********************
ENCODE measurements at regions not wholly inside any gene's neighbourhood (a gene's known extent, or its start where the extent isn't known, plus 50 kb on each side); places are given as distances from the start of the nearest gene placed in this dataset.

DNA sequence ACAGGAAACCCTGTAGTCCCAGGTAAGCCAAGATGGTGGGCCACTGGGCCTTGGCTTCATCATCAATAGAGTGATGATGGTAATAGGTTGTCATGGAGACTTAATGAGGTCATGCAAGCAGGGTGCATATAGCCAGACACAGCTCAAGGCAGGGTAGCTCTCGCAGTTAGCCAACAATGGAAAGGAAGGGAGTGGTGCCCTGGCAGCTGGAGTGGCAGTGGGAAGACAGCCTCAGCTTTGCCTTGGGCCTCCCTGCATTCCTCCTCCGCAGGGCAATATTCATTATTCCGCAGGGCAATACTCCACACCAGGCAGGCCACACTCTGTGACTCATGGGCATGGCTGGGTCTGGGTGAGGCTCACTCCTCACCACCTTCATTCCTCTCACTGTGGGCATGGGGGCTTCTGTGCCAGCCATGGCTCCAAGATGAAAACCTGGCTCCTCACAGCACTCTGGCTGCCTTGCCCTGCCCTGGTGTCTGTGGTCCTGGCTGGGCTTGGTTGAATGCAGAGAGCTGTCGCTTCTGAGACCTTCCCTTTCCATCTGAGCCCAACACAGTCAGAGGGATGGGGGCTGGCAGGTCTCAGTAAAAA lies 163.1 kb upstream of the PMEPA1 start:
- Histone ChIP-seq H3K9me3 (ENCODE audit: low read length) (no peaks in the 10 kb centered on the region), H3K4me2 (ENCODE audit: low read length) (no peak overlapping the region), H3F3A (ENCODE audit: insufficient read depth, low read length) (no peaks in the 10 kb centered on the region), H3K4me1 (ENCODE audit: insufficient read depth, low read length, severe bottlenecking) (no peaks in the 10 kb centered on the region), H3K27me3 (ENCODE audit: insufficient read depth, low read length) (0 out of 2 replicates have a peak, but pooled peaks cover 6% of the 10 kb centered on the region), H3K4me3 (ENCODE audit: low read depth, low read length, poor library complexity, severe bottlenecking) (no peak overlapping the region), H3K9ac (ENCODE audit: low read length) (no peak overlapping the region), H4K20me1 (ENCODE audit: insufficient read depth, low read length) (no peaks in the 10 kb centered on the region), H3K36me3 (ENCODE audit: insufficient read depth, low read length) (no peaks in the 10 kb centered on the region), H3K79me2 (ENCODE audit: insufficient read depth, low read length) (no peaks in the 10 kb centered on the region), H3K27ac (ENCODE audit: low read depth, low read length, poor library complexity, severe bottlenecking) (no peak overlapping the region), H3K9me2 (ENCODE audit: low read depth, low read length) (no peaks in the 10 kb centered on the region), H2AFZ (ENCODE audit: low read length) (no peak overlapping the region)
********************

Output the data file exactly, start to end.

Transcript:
ENCODE measurements at regions not wholly inside any gene's neighbourhood (a gene's known extent, or its start where the extent isn't known, plus 50 kb on each side); places are given as distances from the start of the nearest gene placed in this dataset.

DNA sequence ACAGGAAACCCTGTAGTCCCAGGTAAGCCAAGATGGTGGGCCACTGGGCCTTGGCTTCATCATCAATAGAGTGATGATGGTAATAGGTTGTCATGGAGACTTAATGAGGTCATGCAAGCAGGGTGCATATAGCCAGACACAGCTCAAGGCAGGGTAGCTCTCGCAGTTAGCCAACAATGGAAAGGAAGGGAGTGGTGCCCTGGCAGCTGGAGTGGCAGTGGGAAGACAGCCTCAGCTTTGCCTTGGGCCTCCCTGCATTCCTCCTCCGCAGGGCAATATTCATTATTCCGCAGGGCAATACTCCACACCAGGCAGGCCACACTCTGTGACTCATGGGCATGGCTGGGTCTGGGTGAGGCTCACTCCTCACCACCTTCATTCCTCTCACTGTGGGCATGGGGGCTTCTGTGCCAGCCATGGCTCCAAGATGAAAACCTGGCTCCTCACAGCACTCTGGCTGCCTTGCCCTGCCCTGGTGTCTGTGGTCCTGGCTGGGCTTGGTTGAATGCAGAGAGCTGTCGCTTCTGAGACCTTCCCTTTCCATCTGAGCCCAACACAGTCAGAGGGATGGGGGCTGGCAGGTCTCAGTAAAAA lies 163.1 kb upstream of the PMEPA1 start:
- Histone ChIP-seq H3K9me3 (ENCODE audit: low read length) (no peaks in the 10 kb centered on the region), H3K4me2 (ENCODE audit: low read length) (no peak overlapping the region), H3F3A (ENCODE audit: insufficient read depth, low read length) (no peaks in the 10 kb centered on the region), H3K4me1 (ENCODE audit: insufficient read depth, low read length, severe bottlenecking) (no peaks in the 10 kb centered on the region), H3K27me3 (ENCODE audit: insufficient read depth, low read length) (0 out of 2 replicates have a peak, but pooled peaks cover 6% of the 10 kb centered on the region), H3K4me3 (ENCODE audit: low read depth, low read length, poor library complexity, severe bottlenecking) (no peak overlapping the region), H3K9ac (ENCODE audit: low read length) (no peak overlapping the region), H4K20me1 (ENCODE audit: insufficient read depth, low read length) (no peaks in the 10 kb centered on the region), H3K36me3 (ENCODE audit: insufficient read depth, low read length) (no peaks in the 10 kb centered on the region), H3K79me2 (ENCODE audit: insufficient read depth, low read length) (no peaks in the 10 kb centered on the region), H3K27ac (ENCODE audit: low read depth, low read length, poor library complexity, severe bottlenecking) (no peak overlapping the region), H3K9me2 (ENCODE audit: low read depth, low read length) (no peaks in the 10 kb centered on the region), H2AFZ (ENCODE audit: low read length) (no peak overlapping the region)